The U.S. Department of the Treasury announced the approval of broadband projects to an additional six states under the American Rescue Plan’s (ARP) Capital Projects Fund (CPF), which makes funding available for reliable, affordable broadband infrastructure.
The states – Florida, Georgia, Iowa, Minnesota, Missouri, and Utah – will use their funding to connect more than 180,000 homes and businesses to affordable, high-speed internet.
- Florida will receive $248 million for broadband infrastructure, which the state estimates will connect 48,400 households and businesses, representing approximately 10 percent of locations still lacking high-speed internet access.
- Georgia will receive $250 million for broadband infrastructure, which the state estimates will connect 70,000 households and businesses representing 15 percent of locations still lacking high-speed internet access.
- Iowa will receive $152.2 million for broadband infrastructure, which the state estimates will connect 18,972 households and businesses and represents approximately 16 percent of locations still lacking high-speed internet access.
- Minnesota will receive $44 million to fund two additional broadband infrastructure programs. Minnesota’s Line Extension Program is a competitive grant program designed to address the needs of individuals near infrastructure for high-quality broadband service but where the cost of the last mile connection is a barrier. And the Low-Density Pilot Program is a competitive grant program that provides financial resources for new and existing providers to invest in building broadband infrastructure in low-density areas of the state that currently lack high-speed internet.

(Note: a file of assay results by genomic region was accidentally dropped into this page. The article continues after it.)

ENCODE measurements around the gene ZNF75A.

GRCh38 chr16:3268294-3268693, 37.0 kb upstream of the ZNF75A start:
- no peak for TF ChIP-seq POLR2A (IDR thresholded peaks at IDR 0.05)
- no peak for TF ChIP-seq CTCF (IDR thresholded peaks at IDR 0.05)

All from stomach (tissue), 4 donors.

- Missouri will receive $196.7 million for broadband infrastructure, connecting nearly 37,979 households and businesses, and approximately eight percent of locations still lacking high-speed internet access.
- Utah will receive $10 million for broadband infrastructure, which the state estimates will connect 3,080 households and businesses representing approximately five percent of locations still lacking high-speed internet access.
The Treasury Department previously approved awards for states in June, July, and August of early October and late October. The agency plans to continue providing state and Tribal plans on a rolling basis. To date, 22 states have received nearly $3 billion of CPF funding to increase affordable and reliable high-speed internet, which those states estimate will reach more than 700,000 locations.
“The pandemic upended life as we knew it … and exposed the stark inequity in access to affordable and reliable high-speed internet in communities across the country in rural, Tribal, and other underrepresented communities,” Deputy Secretary Wally Adeyemo said in a press release. “This funding will lay the foundation for the Biden-Harris administration’s historic investments to increase access to high-speed internet and reduce internet bills for American households and businesses.”
In addition, per Treasury Department guidance, each state’s plan must require service providers to participate in the Federal Communications Commission’s Affordable Connectivity Program – which helps ensure that households can afford high-speed internet.
The Treasury also requires recipients to consider whether federally funded networks will be affordable to the target markets in their service areas. The department also encourages states to require that a federally funded project offer at least one low-cost option at speeds efficient for multiple-user households.